- In addition, Judge Shelby raised but declined to consider the possibility that Utah’s laws were based on unconstitutional animus. In essence, he declined to apply the doctrine because the Court has provided insufficient guidance on how the doctrine operates–in particular regarding the relationship between animus and rational basis review and what it means for a law to enact “discrimination of an unusual character.” This supports the contention that the Supreme Court, and in particular Justice Kennedy, have done a disservice to advocates and lower courts alike by failing to define the contours of the doctrine of unconstitutional animus. Interestingly, Judge Shelby later noted that the Utah laws in essence enacted private bias and that this was not a rational basis for the laws–but he apparently did not see this holding as related to the doctrine of animus.
- Ultimately, to cover all possible bases, Judge Shelby determined that even if heightened scrutiny were not available, the laws could not survive rational basis review in any case.
(4) WHENCE JUDICIAL RESTRAINT? Some students of constitutional law may question whether Judge Shelby’s scatter shot approach is in conflict with the notions of judicial restraint and constitutional avoidance. On this point, the politics of appellate review must be kept in mind. One can read Judge Shelby’s opinion as an effort to provide the Tenth Circuit with a menu of reasoning options if the appellate court is inclined to affirm.
Which raises the question: On what basis might the Tenth Circuit affirm, if any?
There is great political risk in affirming the district court’s conclusion that prohibitions against same-sex marriage implicate the traditional, fundamental right to marriage, such that these laws must be subject to strict scrutiny. This is because such a holding would open the door to a wave of challenges to state marriage regulations, including prohibitions against bigamy. (And the bigamy question appears to be ripe for adjudication. Just days before the same-sex marriage decision, another federal judge in Utah held that, while the state could limit marriage to one man and one woman and thus refuse to officially recognize polygamist marriages, it could not prosecute a man for bigamy simply because he maintained marriage-like relationships with multiple women.)
Similarly, there is political risk in declaring that sexual orientation is a suspect or quasi-suspect classification, such that laws relying on sexual orientation classifications must always withstand heightened scrutiny. The potential for backlash is twofold. First, there is the potential backlash against the idea that sexual minorities are “equal” to racial minorities in terms of the history of discrimination and political marginalization suffered.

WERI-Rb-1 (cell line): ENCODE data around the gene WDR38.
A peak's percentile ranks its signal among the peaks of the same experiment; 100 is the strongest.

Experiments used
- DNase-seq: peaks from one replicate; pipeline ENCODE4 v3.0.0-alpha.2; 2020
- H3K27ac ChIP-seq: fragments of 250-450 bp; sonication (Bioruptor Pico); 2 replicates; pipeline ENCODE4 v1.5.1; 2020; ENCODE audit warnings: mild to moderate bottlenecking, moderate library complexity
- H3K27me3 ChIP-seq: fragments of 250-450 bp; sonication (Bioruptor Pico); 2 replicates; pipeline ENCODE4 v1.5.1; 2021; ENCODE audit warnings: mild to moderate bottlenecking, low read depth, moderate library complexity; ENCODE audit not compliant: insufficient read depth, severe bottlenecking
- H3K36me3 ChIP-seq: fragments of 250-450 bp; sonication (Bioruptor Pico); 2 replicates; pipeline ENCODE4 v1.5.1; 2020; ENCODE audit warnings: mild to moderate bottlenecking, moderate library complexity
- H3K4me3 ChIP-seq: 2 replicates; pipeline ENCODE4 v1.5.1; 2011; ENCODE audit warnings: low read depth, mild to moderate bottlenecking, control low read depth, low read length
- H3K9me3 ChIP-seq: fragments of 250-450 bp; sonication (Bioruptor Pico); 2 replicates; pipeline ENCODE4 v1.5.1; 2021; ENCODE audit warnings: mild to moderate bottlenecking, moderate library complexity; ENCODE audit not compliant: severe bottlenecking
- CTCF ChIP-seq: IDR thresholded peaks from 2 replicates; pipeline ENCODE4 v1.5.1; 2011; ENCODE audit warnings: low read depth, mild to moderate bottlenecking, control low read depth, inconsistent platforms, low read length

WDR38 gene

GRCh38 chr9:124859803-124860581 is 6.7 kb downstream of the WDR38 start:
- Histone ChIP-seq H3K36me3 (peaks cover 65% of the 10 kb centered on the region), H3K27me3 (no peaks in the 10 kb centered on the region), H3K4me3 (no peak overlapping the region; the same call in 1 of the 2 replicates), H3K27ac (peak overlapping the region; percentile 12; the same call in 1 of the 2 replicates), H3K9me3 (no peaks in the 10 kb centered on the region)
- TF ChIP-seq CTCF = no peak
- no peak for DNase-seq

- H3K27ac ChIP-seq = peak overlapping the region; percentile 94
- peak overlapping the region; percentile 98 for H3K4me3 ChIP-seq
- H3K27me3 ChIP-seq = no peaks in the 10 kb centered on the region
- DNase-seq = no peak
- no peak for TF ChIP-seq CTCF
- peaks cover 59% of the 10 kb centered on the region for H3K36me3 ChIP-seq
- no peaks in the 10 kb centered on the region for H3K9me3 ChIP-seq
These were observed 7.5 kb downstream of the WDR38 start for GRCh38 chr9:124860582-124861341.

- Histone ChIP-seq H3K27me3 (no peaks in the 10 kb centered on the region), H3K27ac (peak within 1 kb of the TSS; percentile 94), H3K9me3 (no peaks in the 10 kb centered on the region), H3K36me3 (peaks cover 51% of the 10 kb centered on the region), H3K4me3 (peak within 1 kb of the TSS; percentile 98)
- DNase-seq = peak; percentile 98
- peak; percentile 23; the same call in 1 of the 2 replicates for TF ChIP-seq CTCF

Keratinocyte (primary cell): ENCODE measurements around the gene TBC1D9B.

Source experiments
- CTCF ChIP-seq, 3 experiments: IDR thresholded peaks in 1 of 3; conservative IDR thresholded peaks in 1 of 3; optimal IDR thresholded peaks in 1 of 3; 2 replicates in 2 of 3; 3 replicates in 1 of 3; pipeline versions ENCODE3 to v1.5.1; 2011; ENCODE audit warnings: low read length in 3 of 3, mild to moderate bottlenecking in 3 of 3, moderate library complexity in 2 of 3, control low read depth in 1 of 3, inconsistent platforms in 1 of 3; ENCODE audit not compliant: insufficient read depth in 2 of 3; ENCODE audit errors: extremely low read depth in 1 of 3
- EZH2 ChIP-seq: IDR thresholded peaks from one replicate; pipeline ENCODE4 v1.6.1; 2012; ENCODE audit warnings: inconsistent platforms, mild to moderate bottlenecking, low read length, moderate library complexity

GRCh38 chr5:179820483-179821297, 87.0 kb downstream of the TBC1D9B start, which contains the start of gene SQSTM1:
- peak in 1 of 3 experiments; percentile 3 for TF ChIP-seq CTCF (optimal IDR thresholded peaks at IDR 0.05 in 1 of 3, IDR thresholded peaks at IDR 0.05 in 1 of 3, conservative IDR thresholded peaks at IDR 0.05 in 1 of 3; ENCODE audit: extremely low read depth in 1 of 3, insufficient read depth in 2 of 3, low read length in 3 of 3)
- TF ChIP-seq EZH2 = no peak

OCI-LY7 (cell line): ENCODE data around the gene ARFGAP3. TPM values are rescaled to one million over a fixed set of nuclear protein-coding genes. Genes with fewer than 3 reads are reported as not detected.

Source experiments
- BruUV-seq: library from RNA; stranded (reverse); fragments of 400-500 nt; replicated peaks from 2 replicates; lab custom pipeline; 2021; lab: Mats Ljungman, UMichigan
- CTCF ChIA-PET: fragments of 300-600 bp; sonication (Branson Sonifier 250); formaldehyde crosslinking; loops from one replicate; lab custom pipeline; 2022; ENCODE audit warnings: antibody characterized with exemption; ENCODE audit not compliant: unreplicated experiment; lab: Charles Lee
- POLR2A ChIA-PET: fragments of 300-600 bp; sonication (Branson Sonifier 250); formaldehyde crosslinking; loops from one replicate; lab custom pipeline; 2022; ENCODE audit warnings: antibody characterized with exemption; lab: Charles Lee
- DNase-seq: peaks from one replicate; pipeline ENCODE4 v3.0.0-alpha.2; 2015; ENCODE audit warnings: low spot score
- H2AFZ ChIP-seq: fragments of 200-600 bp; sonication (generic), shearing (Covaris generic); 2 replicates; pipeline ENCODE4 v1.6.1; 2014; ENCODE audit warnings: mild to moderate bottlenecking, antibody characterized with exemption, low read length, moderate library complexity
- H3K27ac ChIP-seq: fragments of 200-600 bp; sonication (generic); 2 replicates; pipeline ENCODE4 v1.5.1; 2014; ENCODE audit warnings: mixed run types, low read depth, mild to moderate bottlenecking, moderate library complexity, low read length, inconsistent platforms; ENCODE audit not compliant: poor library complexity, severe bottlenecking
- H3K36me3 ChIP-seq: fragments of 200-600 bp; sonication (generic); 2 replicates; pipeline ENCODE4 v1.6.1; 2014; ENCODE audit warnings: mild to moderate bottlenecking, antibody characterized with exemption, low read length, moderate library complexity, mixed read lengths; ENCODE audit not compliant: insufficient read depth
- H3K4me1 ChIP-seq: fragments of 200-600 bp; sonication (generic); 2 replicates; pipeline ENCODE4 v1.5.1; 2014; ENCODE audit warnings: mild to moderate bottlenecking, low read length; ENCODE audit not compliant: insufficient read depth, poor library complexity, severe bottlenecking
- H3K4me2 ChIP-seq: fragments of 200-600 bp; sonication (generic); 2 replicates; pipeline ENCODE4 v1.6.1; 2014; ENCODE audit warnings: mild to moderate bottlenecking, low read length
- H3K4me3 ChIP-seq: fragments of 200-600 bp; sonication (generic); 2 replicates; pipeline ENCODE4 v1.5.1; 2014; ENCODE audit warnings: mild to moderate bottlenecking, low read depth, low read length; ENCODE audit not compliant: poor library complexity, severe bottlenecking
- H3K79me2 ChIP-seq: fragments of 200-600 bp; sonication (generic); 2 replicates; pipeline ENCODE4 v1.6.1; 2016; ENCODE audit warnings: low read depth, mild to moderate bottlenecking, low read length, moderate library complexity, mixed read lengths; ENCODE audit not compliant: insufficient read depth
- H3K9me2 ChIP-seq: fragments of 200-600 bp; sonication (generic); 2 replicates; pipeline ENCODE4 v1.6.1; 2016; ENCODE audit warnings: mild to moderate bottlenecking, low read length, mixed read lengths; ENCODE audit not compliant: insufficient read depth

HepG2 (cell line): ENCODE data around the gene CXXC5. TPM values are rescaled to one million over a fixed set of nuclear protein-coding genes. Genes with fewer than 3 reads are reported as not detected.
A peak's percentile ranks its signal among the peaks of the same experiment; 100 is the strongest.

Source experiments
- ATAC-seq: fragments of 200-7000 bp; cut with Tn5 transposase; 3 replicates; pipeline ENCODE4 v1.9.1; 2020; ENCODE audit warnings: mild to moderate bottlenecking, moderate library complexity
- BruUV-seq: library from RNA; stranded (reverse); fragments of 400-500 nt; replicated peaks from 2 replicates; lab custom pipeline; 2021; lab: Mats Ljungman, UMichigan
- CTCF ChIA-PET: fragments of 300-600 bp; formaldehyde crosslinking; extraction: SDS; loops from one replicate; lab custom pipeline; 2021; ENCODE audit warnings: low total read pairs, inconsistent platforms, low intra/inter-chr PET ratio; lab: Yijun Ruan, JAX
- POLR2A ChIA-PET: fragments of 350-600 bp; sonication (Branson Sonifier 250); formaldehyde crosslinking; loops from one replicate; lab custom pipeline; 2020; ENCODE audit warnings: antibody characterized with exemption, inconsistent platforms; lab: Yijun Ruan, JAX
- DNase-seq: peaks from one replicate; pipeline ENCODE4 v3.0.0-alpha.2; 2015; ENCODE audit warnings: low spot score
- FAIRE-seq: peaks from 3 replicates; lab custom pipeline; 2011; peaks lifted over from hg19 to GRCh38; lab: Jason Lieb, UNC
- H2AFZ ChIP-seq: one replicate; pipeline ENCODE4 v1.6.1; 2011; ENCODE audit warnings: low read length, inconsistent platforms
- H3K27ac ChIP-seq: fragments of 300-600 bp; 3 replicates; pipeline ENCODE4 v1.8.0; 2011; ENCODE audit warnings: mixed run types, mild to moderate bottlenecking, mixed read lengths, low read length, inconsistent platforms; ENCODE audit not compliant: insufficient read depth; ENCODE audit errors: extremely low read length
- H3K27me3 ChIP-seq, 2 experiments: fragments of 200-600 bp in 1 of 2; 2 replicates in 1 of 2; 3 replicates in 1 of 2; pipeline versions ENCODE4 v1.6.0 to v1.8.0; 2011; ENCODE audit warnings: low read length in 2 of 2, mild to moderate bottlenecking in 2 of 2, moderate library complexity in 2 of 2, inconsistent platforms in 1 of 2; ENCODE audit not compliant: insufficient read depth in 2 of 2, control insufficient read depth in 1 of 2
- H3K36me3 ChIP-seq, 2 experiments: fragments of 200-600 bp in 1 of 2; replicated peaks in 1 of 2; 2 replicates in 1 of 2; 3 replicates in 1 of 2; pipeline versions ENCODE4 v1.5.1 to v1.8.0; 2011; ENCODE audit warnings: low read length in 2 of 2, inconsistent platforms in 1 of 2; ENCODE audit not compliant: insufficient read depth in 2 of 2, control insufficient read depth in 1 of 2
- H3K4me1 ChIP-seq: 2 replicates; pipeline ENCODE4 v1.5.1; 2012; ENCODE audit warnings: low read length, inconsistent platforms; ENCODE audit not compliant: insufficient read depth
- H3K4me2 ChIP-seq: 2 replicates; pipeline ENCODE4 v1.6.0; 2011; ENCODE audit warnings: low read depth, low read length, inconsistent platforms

Second, there is the potential backlash against the move to expand the number of suspect or quasi-suspect classifications. The Court has not recognized a new suspect or quasi-suspect class in over three decades. The slippery slope threatens. If sexual minorities are a protected class, then what other classes should be recognized and protected in a similar manner?
Finally, it does not appear that the Tenth Circuit could affirm Judge Shelby’s rational basis analysis without adopting a non-traditional version of the standard. Under traditional rational basis review, the burden is on the equal protection plaintiff to prove the absence of any conceivable legitimate state interest. Here, however, it appears that Judge Shelby erroneously placed the burden on the State to provide affirmative evidence of a rational basis. (Judge Shelby faulted the State for being “unable to articulate a specific connection between its prohibition of same sex-marriage and any of its stated legitimate interests” and further cited the State’s failure to “present any evidence” on the point. While I believe that rational basis review should place the burden of proof on the state in equal protection cases, as a descriptive matter that is not the current state of the law–at least not officially.)
The Tenth Circuit could turn to the doctrine of animus, a doctrine that the district court avoided, but it would have to decipher the precise contours of the doctrine–a difficult task given the current state of the Court’s precedent in this area.